The great mystery continues to be Nick Weglarz, The herculean outfielder from the great white north. The Indians have been waiting for Weglarz to be their heir to the slugger throne in the bigs for a while now, but Weglarz has not been able to stay healthy long enough to develop. Injuries have derailed many promising careers, but Nick has so much raw power and such good plate discipline, that he can really make a manager drool. Weglarz’ future, if he has one, is likely at first base or DH as he is not a very good outfielder. Of concern to the Indians is that Nick struck out in a third of his at bats last season, far above his career average. The walks were still there in abundance, so it would appear his eye is still good. Hopefully this is the year Nick stays healthy. He was slated to start the year in Columbus before the injury last year I would guess this season would be the same. If that happens, expect to see Weglarz at DH, some 1B and a bit in the corner outfield spots as well.
The Tribe has Weglarz and Neal on the 40-man roster, so expect them to get consistent playing time to develop. Crowe is going to play because the Indians know what they have in him and need to keep him involved in case his services as a 4th outfielder are needed. Fedroff is going to be 25, so he needs to make a strong showing to put himself on the radar before he becomes an “organizational player.” Huffman got a big push last year but didn’t take advantage. He will need to reestablish himself in spring training, where he was a beast in 2011.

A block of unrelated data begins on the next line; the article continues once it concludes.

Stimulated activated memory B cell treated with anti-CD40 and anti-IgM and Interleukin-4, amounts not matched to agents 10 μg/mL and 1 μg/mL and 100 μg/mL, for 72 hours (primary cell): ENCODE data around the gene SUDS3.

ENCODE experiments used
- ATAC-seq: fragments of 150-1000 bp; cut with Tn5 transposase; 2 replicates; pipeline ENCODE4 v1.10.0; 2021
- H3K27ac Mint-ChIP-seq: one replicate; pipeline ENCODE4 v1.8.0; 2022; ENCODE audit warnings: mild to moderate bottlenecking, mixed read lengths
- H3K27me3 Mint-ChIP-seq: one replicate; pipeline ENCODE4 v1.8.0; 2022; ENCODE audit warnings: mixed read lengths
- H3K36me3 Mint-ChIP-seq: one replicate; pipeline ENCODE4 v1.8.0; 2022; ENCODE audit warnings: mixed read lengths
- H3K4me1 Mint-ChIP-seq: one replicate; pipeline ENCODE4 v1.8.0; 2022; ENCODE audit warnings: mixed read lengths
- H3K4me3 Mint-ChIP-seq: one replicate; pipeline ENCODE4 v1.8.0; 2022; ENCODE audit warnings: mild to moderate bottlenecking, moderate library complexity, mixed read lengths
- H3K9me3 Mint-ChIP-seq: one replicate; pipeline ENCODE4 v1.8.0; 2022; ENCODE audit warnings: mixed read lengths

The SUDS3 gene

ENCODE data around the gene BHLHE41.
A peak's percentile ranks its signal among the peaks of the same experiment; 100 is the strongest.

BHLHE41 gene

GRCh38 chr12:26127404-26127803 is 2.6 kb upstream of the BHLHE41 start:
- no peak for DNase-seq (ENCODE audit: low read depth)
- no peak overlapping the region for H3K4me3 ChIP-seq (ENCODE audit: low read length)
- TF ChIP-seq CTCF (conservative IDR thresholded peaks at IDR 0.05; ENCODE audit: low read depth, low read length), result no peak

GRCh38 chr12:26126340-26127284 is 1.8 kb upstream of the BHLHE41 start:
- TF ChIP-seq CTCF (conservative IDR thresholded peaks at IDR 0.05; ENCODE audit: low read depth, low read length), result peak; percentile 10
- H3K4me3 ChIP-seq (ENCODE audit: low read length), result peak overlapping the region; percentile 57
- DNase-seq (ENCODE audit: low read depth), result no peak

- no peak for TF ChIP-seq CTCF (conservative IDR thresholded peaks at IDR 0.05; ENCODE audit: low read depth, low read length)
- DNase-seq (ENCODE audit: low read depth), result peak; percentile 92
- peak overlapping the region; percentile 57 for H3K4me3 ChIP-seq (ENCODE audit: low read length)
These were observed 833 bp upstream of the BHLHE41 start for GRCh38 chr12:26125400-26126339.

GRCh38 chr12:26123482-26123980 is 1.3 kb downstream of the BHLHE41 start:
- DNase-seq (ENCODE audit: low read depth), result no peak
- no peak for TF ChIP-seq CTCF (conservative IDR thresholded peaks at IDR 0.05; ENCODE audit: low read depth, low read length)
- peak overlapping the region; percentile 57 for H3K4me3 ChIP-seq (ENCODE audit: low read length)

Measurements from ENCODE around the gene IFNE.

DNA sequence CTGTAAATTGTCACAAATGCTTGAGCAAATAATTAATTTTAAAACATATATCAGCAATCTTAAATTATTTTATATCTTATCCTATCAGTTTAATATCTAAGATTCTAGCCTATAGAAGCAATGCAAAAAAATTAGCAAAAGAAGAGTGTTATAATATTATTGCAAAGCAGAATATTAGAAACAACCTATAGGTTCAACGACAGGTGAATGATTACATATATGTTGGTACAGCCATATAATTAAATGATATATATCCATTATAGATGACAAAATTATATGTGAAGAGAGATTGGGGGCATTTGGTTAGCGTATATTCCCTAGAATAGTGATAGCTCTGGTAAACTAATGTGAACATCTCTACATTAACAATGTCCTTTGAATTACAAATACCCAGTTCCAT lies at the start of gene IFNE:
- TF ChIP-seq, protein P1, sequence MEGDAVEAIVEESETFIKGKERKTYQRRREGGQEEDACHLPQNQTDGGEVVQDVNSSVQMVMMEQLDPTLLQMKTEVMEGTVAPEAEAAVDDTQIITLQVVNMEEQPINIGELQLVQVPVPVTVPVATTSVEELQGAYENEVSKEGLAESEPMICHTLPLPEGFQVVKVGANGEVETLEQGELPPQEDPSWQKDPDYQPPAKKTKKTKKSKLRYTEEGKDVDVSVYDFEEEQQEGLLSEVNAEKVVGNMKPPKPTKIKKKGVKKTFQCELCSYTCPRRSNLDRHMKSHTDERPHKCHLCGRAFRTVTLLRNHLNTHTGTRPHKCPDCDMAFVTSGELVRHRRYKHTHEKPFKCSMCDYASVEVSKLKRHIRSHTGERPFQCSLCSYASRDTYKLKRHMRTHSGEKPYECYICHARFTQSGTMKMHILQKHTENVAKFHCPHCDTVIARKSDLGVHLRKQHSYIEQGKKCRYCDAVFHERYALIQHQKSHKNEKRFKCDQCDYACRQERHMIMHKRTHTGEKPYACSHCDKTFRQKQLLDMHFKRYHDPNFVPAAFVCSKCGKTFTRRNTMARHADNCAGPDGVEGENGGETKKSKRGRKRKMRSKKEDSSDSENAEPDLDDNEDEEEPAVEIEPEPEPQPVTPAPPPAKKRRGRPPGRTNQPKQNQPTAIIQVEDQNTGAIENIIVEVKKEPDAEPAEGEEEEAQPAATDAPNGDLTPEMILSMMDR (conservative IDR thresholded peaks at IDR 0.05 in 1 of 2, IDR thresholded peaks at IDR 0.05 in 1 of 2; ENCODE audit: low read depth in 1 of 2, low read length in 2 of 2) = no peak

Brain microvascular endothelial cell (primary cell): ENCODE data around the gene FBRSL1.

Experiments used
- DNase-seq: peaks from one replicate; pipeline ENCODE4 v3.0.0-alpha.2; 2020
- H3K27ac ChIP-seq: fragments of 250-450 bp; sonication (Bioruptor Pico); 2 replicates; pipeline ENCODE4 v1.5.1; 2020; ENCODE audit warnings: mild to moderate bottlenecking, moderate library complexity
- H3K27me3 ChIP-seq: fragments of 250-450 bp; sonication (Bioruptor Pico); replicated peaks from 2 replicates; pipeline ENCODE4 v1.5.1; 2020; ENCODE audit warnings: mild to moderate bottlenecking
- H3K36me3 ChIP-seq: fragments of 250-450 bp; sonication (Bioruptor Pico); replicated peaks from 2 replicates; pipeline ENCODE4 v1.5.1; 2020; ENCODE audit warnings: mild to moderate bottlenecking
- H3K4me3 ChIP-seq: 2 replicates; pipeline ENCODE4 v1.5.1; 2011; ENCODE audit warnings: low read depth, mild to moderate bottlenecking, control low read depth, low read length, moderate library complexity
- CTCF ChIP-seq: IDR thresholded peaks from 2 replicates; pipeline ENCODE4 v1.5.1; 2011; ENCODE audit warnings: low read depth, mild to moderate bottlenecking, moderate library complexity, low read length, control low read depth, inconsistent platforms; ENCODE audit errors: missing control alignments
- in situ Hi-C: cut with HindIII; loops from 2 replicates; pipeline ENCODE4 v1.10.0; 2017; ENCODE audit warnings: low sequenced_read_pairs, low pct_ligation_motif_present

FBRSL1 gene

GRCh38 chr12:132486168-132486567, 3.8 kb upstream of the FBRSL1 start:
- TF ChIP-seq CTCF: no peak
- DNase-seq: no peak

With these five and Copeland in the wings, Mike Sarbaugh will have a happy problem of having more quality players than spots on the field, much as he had with the infield last year. I’m confident that he will handle this as well as he handled last year’s juggling act. With the Winter Meetings in full swing in Dallas, also keep in mind that there is always the possibility that the Tribe makes a move of an outfielder that causes a domino effect and throws this whole thing out of wack.
A belated Happy Birthday to my friend & broadcast partner Scott Leo. The Clippers are one of the few teams to employ and travel 2 full-time broadcasters, and during the season, we spend far more time together than with our families. I’m lucky to work with someone with whom I get along so well. I’ve never known someone who eats so many hamburgers and still weighs less than his shadow.
Baseball’s Winter Meetings are officially under way in Dallas and there will be plenty of speculation about potential trades and free agent signings. The Cleveland Indians will be looking to upgrade the offense with a right-handed bat and add some pitching depth. There is also a need for a first baseman, if the opportunity should arise.
The Indians off-season moves, so far, have been highlighted by the re-signing of Grady Sizemore and the acquisition of Derek Lowe from Atlanta.
The Rule 5 Draft will take place on Thursday at 10:00am and the Tribe may look to steal a prospect there. They also run the risk of losing an unprotected player like Trevor Crowe, Chad Huffman, Tim Fedroff, Bryce Stowell, or Jared Goedert. Monday is the last day a team can outright a player before the Rule 5 Draft.
Jordan Bastian of MLB.com has more on the Indians outlook heading into the meetings.